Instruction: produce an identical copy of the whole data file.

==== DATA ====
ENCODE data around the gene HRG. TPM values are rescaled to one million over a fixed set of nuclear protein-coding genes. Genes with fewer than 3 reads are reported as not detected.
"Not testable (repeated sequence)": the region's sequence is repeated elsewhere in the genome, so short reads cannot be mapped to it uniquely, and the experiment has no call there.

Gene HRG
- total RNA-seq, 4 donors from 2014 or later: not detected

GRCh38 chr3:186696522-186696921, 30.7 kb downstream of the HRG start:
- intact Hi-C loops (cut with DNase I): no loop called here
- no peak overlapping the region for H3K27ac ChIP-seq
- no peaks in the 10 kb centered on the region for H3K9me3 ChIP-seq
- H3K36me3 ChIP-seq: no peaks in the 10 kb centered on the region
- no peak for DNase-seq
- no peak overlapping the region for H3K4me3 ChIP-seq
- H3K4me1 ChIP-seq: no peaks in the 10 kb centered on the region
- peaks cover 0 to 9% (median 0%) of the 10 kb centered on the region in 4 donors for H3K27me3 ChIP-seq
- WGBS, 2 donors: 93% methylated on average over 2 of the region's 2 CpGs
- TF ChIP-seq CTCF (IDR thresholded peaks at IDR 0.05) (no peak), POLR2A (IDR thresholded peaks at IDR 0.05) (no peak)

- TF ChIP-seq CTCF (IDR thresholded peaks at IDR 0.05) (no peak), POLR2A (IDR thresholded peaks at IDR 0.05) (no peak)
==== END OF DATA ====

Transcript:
ENCODE data around the gene HRG. TPM values are rescaled to one million over a fixed set of nuclear protein-coding genes. Genes with fewer than 3 reads are reported as not detected.
"Not testable (repeated sequence)": the region's sequence is repeated elsewhere in the genome, so short reads cannot be mapped to it uniquely, and the experiment has no call there.

Gene HRG
- total RNA-seq, 4 donors from 2014 or later: not detected

GRCh38 chr3:186696522-186696921, 30.7 kb downstream of the HRG start:
- intact Hi-C loops (cut with DNase I): no loop called here
- no peak overlapping the region for H3K27ac ChIP-seq
- no peaks in the 10 kb centered on the region for H3K9me3 ChIP-seq
- H3K36me3 ChIP-seq: no peaks in the 10 kb centered on the region
- no peak for DNase-seq
- no peak overlapping the region for H3K4me3 ChIP-seq
- H3K4me1 ChIP-seq: no peaks in the 10 kb centered on the region
- peaks cover 0 to 9% (median 0%) of the 10 kb centered on the region in 4 donors for H3K27me3 ChIP-seq
- WGBS, 2 donors: 93% methylated on average over 2 of the region's 2 CpGs
- TF ChIP-seq CTCF (IDR thresholded peaks at IDR 0.05) (no peak), POLR2A (IDR thresholded peaks at IDR 0.05) (no peak)

- TF ChIP-seq CTCF (IDR thresholded peaks at IDR 0.05) (no peak), POLR2A (IDR thresholded peaks at IDR 0.05) (no peak)